"Grope where the Word is." What a vivid way to emphasize the importance of the regular gathering of the people of God around the Word of God. What a vivid way to lift up the gift that this program, Day 1, and other broadcast ministries are, as through our congregations and various ministries of proclamation God speaks to us again. And through this speaking, through the opening up of Scripture in the sermon and the giving of the sacraments, we receive the promise that Jesus is, indeed, the bread of life, that Jesus offers us his body and blood, his own life for ours, that Jesus has and offers us, as Peter declares, the words of eternal life.

Given the challenges we face, I know that preaching and teaching, baptism and communion can seem like small, even paltry things. No wonder disciples then and now had a hard time believing. Yet God has determined to be made most clearly known through neither the grandeur of nature or the accomplishments of humans, but rather through what the Reformers called the "weak" word of the gospel that we might cling to nothing other than God's word in times of plenty or need, in times of celebration or sadness, in times of triumph or despair.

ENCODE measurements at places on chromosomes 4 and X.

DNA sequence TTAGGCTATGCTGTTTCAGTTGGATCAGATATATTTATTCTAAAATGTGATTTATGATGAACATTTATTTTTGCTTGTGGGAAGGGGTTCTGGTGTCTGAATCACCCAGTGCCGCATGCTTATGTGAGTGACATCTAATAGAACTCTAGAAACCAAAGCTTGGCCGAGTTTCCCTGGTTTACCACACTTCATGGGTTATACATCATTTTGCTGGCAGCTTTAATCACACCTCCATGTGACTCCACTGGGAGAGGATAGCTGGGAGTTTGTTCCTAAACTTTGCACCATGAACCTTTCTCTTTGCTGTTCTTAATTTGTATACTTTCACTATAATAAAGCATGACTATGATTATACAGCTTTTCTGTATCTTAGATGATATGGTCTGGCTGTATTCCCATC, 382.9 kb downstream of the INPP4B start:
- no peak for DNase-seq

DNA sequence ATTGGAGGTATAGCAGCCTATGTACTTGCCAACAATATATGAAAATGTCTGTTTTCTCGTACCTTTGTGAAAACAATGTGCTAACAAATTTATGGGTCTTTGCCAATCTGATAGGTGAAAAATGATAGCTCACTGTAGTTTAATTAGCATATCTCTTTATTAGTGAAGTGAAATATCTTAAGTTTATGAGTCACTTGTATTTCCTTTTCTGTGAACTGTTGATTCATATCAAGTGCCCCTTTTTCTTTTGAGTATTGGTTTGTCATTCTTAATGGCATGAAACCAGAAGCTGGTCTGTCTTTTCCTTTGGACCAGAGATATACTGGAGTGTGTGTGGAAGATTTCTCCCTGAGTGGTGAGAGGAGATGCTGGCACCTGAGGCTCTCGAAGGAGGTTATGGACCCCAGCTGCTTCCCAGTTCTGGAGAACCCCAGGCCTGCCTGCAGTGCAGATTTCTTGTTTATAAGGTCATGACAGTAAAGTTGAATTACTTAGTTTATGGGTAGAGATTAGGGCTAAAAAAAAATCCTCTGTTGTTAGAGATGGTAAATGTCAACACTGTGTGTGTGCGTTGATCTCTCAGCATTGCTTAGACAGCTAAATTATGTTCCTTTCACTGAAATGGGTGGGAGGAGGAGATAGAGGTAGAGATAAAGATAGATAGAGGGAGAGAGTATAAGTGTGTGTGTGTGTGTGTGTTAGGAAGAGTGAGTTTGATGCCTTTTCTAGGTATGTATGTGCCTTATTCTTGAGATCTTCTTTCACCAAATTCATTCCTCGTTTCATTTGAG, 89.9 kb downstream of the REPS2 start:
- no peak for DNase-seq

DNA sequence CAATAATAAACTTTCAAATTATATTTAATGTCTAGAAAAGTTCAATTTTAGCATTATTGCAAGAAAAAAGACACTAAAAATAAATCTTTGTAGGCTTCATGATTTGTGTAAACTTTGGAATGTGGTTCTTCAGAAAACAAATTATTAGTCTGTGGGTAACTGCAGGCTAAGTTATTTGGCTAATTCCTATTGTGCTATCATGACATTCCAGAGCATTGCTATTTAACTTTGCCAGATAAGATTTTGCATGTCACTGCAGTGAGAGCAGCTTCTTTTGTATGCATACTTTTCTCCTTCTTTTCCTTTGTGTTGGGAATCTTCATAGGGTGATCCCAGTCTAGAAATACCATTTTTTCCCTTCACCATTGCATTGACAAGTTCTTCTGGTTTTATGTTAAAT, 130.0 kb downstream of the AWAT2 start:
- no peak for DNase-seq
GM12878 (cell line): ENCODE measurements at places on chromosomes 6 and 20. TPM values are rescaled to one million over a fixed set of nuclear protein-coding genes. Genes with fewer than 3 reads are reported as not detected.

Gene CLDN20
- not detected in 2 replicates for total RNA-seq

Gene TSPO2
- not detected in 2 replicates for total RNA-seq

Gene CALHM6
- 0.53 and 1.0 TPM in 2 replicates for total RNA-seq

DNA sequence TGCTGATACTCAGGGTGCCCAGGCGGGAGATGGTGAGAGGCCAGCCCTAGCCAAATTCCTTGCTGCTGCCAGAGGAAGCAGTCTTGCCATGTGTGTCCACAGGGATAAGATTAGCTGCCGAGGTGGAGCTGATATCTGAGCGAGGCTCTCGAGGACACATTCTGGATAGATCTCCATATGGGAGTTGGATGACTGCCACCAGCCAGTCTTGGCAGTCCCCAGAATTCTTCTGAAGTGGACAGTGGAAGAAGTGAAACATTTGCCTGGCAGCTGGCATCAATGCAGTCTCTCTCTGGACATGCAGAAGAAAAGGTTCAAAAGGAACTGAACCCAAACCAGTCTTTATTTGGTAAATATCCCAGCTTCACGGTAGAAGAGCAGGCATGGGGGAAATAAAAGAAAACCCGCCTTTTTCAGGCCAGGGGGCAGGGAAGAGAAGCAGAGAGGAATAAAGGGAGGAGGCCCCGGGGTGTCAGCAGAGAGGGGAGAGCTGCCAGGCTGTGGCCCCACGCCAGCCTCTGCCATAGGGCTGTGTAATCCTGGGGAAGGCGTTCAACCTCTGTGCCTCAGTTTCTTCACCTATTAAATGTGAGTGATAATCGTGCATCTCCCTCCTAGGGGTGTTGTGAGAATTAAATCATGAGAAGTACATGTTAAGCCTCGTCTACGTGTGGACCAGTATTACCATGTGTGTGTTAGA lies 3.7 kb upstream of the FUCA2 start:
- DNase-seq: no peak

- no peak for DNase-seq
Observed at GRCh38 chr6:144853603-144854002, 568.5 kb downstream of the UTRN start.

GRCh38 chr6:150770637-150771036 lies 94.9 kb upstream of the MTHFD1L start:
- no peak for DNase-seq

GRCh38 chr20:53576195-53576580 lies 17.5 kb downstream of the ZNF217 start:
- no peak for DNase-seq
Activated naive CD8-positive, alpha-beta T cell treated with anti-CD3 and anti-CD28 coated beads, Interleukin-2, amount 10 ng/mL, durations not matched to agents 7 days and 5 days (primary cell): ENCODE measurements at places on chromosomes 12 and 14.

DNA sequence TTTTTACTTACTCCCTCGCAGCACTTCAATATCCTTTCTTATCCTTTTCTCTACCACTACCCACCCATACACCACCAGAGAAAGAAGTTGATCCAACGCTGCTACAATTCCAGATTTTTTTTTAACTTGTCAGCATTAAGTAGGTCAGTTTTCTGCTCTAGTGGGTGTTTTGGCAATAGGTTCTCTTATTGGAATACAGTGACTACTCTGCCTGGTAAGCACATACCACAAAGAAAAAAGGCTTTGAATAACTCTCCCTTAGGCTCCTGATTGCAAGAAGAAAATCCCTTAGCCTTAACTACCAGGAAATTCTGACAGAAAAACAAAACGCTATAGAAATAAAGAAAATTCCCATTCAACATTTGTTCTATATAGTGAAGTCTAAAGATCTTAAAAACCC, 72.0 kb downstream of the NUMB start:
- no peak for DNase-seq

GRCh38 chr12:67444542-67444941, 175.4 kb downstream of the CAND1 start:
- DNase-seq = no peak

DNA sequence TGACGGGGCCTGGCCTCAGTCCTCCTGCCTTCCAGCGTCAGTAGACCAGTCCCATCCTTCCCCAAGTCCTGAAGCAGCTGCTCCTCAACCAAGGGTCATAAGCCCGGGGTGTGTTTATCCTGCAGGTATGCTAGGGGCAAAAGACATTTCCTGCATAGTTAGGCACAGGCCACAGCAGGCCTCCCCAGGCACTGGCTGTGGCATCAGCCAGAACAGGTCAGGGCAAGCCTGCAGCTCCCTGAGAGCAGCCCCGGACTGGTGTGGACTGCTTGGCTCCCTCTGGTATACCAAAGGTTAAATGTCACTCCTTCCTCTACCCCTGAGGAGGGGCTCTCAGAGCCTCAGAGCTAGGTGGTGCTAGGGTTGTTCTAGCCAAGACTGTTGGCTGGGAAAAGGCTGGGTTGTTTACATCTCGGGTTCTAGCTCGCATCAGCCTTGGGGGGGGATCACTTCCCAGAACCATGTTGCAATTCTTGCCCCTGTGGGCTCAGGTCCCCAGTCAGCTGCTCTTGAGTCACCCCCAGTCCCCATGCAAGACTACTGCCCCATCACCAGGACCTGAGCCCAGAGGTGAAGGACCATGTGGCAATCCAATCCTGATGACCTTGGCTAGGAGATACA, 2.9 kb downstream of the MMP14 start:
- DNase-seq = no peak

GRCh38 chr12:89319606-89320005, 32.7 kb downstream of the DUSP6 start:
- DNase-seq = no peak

So come, come now to hear and receive God's life-giving word, Jesus. Come today and always to hear in Jesus the promise that you have infinite worth in God's eyes, that your life has purpose and meaning, and that through you God intends to do great things in this world. Come, that is, and receive the Word of eternal life, Jesus the Christ, that you might believe in him and believing have life in his name. Amen.

Let us pray. Lord God, we would ask you for the preaching of your Word and the sharing of the Sacraments to draw us always closer to you that we might see Jesus and in him and through him receive the words of eternal life now and forever. Amen.